SEC Release No. 34-86031, at 262.
Notably, the factors that the SEC states are “important” to develop a sufficient understanding of the product do not include factors specific to the issuer or its business partners.
Further, Reg BI does not define how deeply broker-dealers and their registered representatives, in the exercise of reasonable diligence, must delve into the issuer’s financial history, collateral, or business model (or changes to its business model) to understand sufficiently the risks, rewards, and costs associated with the recommendation. Nor does the regulation specify how far broker-dealers and their registered representatives, in the exercise of reasonable diligence, must look back to sufficiently understand the risks, rewards, and costs associated with the recommendation. This lack of specificity in Reg BI renders SEC enforcement actions susceptible to the affirmative defense of “void for vagueness,” as well as claims of regulation by enforcement.
It also may present proof problems for the SEC because there are no prior Reg BI cases or interpretive guidance (other than the adopting release) to illuminate the contours of the regulation. While there are older suitability cases that may serve as precedent for various propositions, it is not clear that any would stand for the proposition that broker-dealers and their registered representatives must, in the exercise of reasonable diligence, understand the finances and transactional history of the issuer and its business partners as suggested in the Western complaint.
With respect to Western, it is too easy to say, in retrospect years later, that a broker-dealer and its registered representatives should have exercised more diligence to develop a better understanding of the issuer’s financial condition, that of its business partner, and the consequences of their merger, simply because the new entity, years later, enters bankruptcy. That is why the traditional test of reasonableness is at the time of the recommendation. Given all the above, the SEC may have difficulty establishing that the broker-dealer’s and registered representatives’ due diligence was unreasonable at the time of the recommendation.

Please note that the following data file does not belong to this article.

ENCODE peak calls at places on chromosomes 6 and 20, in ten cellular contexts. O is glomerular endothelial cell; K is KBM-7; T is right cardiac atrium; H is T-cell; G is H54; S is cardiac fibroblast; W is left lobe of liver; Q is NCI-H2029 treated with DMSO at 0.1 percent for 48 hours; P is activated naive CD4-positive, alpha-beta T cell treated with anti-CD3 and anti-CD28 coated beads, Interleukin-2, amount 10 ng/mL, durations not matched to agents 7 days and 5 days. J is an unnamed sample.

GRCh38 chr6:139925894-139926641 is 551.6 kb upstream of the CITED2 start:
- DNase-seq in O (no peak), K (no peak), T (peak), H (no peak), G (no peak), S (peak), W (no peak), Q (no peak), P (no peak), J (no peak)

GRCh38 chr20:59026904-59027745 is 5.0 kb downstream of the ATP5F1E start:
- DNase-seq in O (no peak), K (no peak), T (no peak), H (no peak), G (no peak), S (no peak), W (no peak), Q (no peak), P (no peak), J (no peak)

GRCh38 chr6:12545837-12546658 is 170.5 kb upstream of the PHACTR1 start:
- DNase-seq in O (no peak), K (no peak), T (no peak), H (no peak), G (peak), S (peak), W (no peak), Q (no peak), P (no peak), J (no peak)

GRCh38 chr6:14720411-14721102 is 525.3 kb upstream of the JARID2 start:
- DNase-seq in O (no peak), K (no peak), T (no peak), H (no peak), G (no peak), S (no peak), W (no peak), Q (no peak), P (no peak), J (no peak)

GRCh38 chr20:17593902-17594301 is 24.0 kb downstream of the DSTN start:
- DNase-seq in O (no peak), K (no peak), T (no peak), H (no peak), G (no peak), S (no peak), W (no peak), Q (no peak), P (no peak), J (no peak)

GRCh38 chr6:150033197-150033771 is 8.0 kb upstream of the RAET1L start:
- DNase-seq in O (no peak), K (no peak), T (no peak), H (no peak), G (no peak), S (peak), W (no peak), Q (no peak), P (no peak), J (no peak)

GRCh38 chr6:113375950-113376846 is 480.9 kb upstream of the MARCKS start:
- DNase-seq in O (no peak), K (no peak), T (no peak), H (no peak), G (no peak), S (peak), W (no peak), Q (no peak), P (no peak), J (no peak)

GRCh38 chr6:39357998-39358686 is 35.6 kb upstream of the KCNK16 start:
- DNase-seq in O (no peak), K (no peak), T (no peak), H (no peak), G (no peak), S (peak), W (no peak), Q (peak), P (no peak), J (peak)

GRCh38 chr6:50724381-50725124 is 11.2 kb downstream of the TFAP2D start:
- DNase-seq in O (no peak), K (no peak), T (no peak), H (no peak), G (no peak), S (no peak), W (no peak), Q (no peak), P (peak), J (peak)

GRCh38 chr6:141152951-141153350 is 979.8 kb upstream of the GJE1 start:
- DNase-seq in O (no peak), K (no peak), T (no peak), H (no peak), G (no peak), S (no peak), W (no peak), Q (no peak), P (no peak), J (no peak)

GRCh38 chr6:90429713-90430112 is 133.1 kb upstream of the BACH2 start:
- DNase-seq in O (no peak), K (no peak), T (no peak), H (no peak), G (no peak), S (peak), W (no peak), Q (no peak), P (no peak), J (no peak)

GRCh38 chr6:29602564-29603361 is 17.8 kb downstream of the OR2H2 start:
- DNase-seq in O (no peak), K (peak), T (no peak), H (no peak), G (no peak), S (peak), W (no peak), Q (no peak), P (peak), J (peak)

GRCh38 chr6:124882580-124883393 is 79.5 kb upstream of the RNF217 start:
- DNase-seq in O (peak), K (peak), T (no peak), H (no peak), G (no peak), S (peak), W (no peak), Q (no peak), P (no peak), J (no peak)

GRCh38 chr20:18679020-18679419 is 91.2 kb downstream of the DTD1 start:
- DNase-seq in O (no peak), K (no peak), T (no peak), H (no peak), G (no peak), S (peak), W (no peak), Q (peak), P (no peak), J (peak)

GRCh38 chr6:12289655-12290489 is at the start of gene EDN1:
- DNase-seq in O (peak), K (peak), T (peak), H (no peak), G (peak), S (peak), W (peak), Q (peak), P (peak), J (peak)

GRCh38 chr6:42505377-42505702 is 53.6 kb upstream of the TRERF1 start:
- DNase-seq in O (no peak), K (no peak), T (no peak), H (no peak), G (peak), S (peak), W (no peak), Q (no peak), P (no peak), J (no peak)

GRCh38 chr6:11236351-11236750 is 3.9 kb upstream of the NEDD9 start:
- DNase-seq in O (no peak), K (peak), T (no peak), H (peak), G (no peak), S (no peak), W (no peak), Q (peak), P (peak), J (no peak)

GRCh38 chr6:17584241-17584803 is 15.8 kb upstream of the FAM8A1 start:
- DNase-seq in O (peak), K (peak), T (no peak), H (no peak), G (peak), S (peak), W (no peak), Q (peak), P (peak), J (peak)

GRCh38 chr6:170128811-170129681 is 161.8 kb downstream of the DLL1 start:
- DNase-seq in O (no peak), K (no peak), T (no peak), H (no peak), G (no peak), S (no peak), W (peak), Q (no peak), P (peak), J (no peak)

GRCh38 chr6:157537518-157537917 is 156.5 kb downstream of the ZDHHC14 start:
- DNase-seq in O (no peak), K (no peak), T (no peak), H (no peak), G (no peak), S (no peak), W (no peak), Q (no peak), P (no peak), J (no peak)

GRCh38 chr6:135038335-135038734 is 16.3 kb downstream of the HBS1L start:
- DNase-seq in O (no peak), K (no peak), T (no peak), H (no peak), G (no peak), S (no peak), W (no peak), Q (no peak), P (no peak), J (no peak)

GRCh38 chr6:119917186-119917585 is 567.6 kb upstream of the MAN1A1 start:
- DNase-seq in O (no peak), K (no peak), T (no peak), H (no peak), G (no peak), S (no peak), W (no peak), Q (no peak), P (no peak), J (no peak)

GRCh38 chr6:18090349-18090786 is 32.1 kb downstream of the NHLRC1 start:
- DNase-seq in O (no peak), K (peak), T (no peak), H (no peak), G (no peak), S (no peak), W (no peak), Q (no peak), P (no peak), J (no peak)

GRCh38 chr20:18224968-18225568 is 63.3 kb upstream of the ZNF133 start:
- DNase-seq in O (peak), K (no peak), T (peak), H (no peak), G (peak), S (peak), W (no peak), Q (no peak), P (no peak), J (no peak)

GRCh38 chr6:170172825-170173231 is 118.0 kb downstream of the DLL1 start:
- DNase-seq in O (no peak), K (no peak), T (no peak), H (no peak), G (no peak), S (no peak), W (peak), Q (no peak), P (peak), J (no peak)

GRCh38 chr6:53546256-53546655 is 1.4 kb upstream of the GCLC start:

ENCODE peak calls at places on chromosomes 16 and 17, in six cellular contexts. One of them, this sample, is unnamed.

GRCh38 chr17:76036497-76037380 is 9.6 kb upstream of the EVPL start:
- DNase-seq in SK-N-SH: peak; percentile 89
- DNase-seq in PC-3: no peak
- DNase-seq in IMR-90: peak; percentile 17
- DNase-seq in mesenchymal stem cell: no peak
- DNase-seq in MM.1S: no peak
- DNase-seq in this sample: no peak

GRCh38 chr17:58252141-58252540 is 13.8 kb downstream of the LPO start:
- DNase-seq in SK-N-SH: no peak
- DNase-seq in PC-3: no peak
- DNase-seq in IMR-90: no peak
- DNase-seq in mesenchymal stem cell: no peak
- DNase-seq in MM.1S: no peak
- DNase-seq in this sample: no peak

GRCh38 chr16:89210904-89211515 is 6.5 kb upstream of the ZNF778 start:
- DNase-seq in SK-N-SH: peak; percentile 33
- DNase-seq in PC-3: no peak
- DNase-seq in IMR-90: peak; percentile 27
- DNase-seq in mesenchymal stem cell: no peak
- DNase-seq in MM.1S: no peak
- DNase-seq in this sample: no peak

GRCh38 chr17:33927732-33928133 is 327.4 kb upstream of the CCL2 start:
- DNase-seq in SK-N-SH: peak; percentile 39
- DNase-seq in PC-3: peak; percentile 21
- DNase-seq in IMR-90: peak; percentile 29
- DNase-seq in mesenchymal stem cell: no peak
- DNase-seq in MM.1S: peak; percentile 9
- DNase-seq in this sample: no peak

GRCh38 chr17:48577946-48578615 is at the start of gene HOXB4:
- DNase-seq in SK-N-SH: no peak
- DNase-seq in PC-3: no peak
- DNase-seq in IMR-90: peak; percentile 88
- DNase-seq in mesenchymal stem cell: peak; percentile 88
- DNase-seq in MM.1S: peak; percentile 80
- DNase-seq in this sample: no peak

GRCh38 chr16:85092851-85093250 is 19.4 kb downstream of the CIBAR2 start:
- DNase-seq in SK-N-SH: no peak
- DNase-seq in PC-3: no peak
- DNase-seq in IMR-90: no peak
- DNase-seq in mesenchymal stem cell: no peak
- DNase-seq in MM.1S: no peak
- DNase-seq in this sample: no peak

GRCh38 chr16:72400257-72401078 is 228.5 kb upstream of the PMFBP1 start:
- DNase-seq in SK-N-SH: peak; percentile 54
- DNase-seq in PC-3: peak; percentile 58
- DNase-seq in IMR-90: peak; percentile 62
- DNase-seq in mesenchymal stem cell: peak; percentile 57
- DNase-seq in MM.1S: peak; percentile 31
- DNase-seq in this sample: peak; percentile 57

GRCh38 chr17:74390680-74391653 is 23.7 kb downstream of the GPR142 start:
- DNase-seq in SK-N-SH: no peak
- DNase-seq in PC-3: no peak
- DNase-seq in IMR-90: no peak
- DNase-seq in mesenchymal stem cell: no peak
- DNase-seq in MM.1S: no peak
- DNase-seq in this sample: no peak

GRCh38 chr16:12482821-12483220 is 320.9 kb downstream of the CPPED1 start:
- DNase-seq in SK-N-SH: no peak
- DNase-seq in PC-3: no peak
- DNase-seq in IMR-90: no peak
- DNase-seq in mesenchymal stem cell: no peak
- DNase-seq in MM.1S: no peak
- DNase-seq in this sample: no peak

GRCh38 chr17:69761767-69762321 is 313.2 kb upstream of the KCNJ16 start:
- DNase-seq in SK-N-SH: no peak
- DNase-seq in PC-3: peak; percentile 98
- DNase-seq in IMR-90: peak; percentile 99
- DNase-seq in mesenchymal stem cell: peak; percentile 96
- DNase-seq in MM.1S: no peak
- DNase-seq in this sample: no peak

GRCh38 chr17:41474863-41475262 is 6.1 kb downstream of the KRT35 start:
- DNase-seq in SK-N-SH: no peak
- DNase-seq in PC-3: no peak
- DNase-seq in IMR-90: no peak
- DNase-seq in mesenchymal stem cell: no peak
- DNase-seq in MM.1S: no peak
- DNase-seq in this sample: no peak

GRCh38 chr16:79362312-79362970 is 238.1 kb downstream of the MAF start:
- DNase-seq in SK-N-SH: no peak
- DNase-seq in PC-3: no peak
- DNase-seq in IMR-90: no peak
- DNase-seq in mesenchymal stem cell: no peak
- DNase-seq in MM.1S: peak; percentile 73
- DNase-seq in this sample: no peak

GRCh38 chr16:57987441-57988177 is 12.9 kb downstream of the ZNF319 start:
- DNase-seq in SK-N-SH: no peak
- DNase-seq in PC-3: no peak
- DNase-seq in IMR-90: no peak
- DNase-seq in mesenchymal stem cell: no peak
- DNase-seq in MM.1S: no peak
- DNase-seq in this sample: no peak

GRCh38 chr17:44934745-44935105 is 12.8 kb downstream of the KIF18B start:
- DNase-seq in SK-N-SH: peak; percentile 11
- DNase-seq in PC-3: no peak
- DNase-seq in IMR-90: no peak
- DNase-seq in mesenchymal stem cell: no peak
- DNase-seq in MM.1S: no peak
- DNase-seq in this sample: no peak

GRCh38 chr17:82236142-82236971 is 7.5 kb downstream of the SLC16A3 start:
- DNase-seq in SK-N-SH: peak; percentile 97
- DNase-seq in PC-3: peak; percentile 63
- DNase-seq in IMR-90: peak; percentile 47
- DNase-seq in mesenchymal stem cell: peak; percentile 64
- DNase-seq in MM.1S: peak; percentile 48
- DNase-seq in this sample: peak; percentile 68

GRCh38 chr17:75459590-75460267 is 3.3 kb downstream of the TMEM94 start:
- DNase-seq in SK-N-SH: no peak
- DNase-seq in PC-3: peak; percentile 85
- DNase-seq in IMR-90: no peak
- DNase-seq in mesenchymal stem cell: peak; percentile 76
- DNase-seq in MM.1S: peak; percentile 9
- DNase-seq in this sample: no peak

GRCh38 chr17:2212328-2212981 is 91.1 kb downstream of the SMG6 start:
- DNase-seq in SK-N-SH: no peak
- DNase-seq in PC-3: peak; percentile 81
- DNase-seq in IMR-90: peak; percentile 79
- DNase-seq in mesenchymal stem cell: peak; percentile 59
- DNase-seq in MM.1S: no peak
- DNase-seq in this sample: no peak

Reg BI Does Not Distinguish Between the Obligations of the Broker-Dealer and Its Associated Persons
More problematic for the SEC is that Reg BI does not differentiate between the obligations of broker-dealer firms and those of its associated persons (here, the registered representatives). For example, the subsection of Reg BI setting forth the care obligation applies equally to both broker-dealer firms and their associated persons: “The broker, dealer, or natural person who is an associated person of a broker or dealer, in making the recommendation, exercises . . .” Further, the adopting release, on page 5, states that the term “broker-dealer” is inclusive of “associated persons” unless otherwise indicated. Thus, where the adopting release provides guidance regarding the reasonable diligence, care, and skill required of broker-dealers, it includes the registered representatives.
While conflating the obligations of firms and their registered representatives may be useful for rulemaking purposes, it does not appear to reflect the actual practices in the industry. For example, all but the smallest broker-dealer firms will have an investment or product committee or supervisory principal or principals who exercise reasonable diligence, care, and skill in performing due diligence reviews of available investment products. The reviews are typically extensive, involving due diligence reports from third parties, reviews of public information, reviews of financial filings of the issuer and offering materials, meetings with management, and possibly on-site visits. The due diligence reports typically include in-depth analysis by attorneys and accountants regarding the issuer’s corporate history, business plan, management, financial condition, portfolio, organizational structure, and risk factors, as well as details about the offering, its use of proceeds, and plan of distribution. Upon completing its review, the firm determines whether the product could be in the best interest of at least some customers. If so, the product may be placed on the firm’s approved product list (APL).